Lewis Hamilton says he had to experiment with "everything" on the W13 in the early days, as Mercedes struggled to understand where their performance was lacking.
In the initial few races the engineers struggled to understand how to fix the problems relating to the porpoising and straight line pace.
Speaking in an interview with BBC, Hamilton says he needed to experiment a lot with the car setup to know what was working and feedback to the engineers.
"Literally, I have tried everything," he says. "I've tried every setting you can possibly do. That's what I was doing at the beginning of the year."
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Hamilton: 'It was about problem solving'
The problems with the W13 created an inaccurate representation of Hamilton's true pace, as he struggled to match his previous years' success.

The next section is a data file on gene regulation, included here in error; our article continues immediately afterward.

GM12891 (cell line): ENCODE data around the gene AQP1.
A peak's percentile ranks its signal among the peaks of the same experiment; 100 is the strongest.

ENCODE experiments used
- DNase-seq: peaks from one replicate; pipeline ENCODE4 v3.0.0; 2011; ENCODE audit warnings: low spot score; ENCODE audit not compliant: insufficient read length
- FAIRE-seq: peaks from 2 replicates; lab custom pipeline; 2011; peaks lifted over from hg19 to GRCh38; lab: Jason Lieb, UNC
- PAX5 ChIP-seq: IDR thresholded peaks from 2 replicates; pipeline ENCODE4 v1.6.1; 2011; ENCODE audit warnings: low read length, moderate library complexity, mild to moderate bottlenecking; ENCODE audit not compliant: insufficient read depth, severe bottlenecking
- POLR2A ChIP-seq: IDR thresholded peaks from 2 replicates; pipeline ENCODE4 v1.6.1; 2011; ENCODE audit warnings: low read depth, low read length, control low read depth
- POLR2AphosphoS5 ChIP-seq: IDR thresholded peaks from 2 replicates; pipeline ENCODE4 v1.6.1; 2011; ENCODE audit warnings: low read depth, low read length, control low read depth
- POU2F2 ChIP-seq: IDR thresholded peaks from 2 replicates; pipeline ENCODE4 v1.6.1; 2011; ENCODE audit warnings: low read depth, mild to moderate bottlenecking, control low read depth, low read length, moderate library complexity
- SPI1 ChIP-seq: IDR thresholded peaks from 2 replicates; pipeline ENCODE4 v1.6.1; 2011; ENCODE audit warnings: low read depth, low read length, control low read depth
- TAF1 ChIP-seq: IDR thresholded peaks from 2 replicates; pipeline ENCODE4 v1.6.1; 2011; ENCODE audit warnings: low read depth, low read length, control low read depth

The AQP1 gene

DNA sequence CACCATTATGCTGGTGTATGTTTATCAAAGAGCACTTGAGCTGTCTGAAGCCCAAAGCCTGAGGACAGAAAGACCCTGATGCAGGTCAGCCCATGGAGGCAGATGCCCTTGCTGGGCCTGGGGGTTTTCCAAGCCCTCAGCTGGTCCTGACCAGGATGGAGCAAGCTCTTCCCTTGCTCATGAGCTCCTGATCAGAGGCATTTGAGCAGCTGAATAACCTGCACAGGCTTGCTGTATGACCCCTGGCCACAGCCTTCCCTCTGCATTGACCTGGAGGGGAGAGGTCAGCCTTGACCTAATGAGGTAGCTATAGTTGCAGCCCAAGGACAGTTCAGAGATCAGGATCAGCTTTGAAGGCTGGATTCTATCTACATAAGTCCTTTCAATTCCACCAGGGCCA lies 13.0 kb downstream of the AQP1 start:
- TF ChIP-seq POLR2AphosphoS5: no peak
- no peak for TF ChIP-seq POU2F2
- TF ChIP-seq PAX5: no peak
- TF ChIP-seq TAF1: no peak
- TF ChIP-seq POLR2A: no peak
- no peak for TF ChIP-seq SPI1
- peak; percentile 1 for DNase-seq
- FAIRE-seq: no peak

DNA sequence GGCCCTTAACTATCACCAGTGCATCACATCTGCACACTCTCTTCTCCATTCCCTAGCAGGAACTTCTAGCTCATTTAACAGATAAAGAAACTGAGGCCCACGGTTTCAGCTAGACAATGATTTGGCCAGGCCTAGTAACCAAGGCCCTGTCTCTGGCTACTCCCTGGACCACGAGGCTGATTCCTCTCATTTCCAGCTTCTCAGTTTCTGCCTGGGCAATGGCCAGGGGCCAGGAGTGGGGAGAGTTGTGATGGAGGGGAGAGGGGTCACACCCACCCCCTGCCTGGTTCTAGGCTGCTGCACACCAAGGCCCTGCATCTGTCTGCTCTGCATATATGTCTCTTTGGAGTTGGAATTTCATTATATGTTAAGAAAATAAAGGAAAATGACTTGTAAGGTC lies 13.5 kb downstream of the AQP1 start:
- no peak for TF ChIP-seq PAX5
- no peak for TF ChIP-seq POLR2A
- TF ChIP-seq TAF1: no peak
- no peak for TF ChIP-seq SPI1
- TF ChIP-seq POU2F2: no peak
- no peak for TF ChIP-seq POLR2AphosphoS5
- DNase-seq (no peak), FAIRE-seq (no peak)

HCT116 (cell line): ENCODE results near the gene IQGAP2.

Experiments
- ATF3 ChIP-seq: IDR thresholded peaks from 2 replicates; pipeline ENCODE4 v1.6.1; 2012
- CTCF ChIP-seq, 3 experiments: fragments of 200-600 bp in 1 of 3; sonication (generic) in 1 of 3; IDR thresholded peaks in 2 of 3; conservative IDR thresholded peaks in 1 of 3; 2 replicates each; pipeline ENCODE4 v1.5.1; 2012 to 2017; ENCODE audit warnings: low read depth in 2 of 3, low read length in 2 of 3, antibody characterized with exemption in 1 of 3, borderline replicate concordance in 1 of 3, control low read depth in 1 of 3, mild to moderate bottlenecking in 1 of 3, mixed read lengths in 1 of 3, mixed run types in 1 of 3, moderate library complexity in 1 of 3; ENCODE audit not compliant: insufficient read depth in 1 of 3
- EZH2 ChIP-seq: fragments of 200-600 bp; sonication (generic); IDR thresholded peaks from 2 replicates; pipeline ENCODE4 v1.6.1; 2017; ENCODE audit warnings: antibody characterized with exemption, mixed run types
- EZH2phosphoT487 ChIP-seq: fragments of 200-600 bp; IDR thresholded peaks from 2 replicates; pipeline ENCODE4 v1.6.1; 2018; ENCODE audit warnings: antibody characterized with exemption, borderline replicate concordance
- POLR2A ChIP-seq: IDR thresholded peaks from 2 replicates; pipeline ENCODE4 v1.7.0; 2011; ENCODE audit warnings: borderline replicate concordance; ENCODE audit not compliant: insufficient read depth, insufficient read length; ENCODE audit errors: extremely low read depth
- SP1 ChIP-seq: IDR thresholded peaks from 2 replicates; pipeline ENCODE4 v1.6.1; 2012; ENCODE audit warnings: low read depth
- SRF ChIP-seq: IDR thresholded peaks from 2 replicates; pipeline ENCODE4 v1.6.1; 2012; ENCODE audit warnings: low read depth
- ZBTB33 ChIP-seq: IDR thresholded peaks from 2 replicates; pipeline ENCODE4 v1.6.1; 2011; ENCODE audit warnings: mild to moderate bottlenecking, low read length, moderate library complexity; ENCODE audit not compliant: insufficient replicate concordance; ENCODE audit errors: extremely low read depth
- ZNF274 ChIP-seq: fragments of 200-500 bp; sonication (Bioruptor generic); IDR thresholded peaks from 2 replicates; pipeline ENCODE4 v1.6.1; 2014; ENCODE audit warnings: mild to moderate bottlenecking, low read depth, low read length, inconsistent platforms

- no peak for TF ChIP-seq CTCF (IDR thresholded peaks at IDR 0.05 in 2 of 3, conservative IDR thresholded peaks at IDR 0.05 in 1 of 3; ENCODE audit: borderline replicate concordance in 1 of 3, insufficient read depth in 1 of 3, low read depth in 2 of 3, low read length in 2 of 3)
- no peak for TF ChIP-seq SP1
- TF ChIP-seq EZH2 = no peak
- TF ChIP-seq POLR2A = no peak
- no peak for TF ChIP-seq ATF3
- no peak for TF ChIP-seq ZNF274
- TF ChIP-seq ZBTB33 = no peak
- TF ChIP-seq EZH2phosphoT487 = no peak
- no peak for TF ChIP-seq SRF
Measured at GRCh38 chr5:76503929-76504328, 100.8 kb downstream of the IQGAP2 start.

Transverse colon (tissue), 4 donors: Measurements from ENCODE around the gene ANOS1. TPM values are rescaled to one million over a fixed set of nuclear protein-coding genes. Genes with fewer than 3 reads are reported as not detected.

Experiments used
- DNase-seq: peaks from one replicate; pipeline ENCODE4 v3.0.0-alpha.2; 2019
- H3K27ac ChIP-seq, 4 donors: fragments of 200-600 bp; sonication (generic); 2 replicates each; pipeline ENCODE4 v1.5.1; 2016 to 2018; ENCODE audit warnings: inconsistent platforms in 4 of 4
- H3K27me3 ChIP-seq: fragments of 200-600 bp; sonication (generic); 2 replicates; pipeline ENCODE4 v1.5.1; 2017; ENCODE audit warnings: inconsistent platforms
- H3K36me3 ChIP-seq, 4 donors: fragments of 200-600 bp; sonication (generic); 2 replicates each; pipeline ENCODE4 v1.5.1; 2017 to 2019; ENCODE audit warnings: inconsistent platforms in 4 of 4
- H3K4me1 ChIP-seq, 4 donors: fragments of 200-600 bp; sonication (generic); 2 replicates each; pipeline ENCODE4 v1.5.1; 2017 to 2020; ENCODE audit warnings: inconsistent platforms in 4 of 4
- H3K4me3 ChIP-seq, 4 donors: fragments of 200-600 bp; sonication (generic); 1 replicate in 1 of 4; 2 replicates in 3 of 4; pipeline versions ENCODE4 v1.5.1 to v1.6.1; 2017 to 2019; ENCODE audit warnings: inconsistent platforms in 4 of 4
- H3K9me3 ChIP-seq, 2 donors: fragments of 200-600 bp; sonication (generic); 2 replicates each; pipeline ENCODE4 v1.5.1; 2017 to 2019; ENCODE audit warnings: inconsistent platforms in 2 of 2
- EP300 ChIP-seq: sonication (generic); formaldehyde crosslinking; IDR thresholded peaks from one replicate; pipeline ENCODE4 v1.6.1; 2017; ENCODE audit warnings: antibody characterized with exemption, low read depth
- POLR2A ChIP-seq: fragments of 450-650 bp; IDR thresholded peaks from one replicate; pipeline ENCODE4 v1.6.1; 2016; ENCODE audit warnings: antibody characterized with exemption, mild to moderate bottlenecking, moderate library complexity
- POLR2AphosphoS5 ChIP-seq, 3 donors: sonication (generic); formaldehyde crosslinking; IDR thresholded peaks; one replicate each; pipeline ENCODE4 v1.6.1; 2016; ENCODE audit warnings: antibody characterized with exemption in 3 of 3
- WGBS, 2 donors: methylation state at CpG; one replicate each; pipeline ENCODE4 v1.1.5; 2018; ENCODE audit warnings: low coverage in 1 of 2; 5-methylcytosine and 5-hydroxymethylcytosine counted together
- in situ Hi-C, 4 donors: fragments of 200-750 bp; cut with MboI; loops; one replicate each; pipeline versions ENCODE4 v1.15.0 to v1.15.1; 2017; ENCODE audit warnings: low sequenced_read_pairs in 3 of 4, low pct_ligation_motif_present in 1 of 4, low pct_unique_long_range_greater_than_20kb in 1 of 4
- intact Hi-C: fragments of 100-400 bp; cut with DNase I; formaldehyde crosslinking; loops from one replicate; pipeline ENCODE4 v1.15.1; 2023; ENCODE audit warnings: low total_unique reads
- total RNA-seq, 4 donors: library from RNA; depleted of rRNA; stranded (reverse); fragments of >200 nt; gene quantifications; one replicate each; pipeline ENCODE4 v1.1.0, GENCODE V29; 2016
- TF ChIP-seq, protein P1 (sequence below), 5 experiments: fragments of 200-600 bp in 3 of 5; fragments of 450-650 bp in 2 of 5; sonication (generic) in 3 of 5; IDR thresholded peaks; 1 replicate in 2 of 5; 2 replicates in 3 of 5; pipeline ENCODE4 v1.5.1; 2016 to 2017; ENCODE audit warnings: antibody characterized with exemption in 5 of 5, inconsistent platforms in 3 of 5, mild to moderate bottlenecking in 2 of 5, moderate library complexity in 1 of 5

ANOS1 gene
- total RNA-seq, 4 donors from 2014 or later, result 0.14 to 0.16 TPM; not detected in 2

This was largely due to the 'trial and error' approach he was taking to each race weekend, rather than thinking about how he can refine the car to beat main rivals Ferrari and Red Bull.
He added: "The whole idea of performing at your best and getting the best result each weekend; of course that would be nice, but I was really about problem solving: 'I will sacrifice this session or all the sessions to be able to find more data and information for you.'
"[This is] so that when we go back to the factory they've [team] got a better understanding of what's going on.' But it ultimately hindered some of the weekends."
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